Wednesday, January 22, 2014

If You Want to Help a Birth Mother

In my local adoption community, I am seen as a success story. Not as any kind of hero or role model, but as a success. I placed my baby for adoption after a brief stint single parenting. I went through the messy grieving process and came out of it a better person. Four years later I have a career of sorts, an apartment, a car, and mental health. I am doing well. I have a good relationship with the child I placed and with her family. I've got 99 problems, but adoption ain't one.

I know way too many birth moms who can't say the same. I have seen open adoptions - and birth mothers - fall apart spectacularly. I am more acutely aware than ever that I hit the jackpot as far as adoption is concerned. I wish everyone could be so lucky. 

I think this is why, in the last three months, I've been asked for advice by adoption caseworkers and their ilk. They all want to know the same thing: why did things work out well for me, and how can they ensure similar successes for the birth moms they work with?

I wish I knew. I am hesitant to give advice because every situation, every adoption is its own little planet. Every person is different and every adoption is different and things can change so quickly. I've never wanted to set myself up as an example of what to do or how to be. That makes me very uncomfortable, particularly when in adoption, two people can do exactly the same thing and end up with vastly different results.

I've tried to explain this, but still I'm asked, "What can we do to help birth mothers?"

I'm expected to have some exclusive insight as a birth mother. But all I can think of is how right after placement, there was almost no help on earth for me - not that there was none offered, but that nothing worked. The only thing that made me happy was seeing my baby girl and how well she was doing. I lived for her and for those moments. Other than that, there was too much going on to be helped by any single entity or program. I had too many different issues.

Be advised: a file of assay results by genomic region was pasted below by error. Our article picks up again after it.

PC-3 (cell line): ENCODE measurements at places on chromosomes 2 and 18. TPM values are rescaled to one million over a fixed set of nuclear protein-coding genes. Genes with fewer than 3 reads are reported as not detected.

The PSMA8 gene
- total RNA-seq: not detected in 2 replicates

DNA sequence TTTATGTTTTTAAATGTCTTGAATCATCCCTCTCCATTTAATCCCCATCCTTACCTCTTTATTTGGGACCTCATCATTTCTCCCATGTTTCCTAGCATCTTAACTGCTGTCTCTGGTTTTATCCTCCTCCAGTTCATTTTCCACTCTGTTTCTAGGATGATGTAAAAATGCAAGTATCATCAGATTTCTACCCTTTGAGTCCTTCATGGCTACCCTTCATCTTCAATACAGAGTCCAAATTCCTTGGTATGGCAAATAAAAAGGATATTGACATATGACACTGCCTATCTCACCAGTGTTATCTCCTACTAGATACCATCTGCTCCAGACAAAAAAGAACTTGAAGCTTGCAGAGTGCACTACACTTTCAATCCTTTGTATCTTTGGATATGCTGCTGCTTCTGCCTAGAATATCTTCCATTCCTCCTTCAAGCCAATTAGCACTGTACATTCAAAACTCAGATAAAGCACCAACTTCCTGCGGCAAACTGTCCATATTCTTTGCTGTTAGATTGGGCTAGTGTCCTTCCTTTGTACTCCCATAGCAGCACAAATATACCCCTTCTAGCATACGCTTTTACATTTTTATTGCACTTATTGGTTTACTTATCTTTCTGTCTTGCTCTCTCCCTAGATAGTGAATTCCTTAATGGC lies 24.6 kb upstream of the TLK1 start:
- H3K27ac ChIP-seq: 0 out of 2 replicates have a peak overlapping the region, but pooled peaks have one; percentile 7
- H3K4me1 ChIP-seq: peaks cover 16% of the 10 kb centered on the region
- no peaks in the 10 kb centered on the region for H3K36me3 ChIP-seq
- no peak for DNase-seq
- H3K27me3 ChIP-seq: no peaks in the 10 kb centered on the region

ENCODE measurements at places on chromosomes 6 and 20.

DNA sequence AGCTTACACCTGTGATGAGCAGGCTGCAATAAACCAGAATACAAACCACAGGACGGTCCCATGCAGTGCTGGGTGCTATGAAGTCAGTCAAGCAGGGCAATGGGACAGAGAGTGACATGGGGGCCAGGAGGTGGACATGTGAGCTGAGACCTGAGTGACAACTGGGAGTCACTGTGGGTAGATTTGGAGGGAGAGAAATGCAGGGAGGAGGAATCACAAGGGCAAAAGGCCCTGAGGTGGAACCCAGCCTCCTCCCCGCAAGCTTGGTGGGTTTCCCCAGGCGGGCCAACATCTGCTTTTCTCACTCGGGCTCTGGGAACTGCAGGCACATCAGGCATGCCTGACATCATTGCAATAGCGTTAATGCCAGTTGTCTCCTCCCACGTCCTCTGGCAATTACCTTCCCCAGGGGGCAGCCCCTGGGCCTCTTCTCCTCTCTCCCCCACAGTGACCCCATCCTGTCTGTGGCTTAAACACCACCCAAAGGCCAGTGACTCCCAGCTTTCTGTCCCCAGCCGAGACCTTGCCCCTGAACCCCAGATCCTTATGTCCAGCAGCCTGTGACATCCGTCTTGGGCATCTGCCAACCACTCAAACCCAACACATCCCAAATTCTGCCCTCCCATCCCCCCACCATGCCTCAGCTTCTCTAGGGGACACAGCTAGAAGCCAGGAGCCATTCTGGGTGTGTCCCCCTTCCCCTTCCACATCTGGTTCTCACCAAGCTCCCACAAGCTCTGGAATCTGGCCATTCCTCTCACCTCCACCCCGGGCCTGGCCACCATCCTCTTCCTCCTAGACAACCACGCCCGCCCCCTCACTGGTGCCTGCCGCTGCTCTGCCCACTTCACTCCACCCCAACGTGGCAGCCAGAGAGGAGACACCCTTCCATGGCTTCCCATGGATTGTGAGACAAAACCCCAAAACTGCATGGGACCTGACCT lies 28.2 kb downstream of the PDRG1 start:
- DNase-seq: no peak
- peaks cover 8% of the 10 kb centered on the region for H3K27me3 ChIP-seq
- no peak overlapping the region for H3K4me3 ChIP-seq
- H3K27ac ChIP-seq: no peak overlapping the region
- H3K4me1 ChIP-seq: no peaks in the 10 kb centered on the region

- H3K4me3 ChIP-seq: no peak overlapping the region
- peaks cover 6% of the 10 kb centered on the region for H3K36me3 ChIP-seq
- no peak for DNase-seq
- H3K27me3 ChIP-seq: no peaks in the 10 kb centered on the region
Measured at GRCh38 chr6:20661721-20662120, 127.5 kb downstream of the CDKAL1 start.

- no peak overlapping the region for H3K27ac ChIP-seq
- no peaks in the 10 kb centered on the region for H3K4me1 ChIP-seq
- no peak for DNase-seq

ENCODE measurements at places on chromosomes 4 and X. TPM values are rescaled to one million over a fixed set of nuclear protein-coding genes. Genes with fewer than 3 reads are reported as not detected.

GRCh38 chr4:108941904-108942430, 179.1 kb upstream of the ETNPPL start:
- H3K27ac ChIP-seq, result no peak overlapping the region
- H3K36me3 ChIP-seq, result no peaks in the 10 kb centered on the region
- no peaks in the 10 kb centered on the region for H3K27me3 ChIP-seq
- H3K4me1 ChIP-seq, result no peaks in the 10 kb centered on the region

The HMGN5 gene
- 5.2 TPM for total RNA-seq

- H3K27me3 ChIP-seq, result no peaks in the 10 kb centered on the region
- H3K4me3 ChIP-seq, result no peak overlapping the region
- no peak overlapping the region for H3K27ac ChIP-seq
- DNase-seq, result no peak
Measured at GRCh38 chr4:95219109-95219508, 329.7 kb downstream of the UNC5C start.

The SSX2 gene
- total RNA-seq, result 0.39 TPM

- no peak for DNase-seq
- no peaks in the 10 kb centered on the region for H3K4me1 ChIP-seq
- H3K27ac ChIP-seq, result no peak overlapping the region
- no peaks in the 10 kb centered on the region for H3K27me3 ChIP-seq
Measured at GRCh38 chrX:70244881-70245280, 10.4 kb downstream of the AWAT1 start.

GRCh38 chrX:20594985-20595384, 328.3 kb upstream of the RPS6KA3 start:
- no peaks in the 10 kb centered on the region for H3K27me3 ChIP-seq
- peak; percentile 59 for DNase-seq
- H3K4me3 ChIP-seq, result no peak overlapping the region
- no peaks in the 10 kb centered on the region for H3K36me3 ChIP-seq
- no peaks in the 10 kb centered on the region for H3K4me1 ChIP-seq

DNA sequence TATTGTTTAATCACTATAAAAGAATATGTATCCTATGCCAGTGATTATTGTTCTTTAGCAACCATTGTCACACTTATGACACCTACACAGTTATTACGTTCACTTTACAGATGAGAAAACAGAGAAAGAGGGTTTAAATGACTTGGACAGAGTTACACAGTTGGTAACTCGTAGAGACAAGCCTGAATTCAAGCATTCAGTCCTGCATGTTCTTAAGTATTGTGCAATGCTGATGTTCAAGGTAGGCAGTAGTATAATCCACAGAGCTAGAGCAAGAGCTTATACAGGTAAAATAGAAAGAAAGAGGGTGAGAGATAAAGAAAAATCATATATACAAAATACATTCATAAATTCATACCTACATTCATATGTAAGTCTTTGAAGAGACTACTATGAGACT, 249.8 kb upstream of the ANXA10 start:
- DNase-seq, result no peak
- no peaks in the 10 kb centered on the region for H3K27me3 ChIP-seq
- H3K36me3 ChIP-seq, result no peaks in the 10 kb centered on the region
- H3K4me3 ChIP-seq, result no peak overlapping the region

That's the real gist of it, isn't it? There are always too many things going on in a birth mother's life. We can talk all we want about how there ought to be support and programs to help women who have just placed a child for adoption deal with that issue. And I'm not saying those things aren't important. But what we're forgetting is that so often, an unplanned pregnancy isn't the overarching problem. It's a symptom. When a woman is facing an unplanned pregnancy in the kind of situation where she's considering and choosing adoption, the pregnancy isn't her problem. If you want to help a birth mom, you have to realize that.

Not that there's ever one single underlying issue. There are dozens. Low self-esteem, co-dependence, abuse, depression, anxiety, daddy issues … sometimes it's a combination. But part of what makes placement so gut-wrenching is that you've got the grief of placing a child layered on top of these other issues that were never treated. In my personal experience, if you want to help a birth mom, you have to help restore her sense of self-worth. 

I'm not saying that every single birth mom has made horrible life choices or gotten herself into a bad situation. But the vast majority of those I have met (and I include myself in this number) ended up pregnant because a lot of other things were going on. My pregnancy was a symptom of a much larger problem.

I've always hated the term "crisis pregnancy" because it sounds like some sort of emergency or disaster. My pregnancy wasn't like that. The fact is that it saved my life. I was self-destructing spectacularly before I got pregnant. Roo saved my life. If I hadn't gotten pregnant, there would have been a crisis situation. If you want to help a birth mother, don't look at her pregnancy as a crisis. Look at it as an opportunity to make positive changes in her life.

So, adoption professionals, here's my advice to you. If you want to help a birth mother, stop looking at her as a birth mother. Look at her as a person. She had problems before placement and she's going to have them after. There is no one-size-fits-all help for her. Don't put her in a box. You can do better than that. She deserves better than that.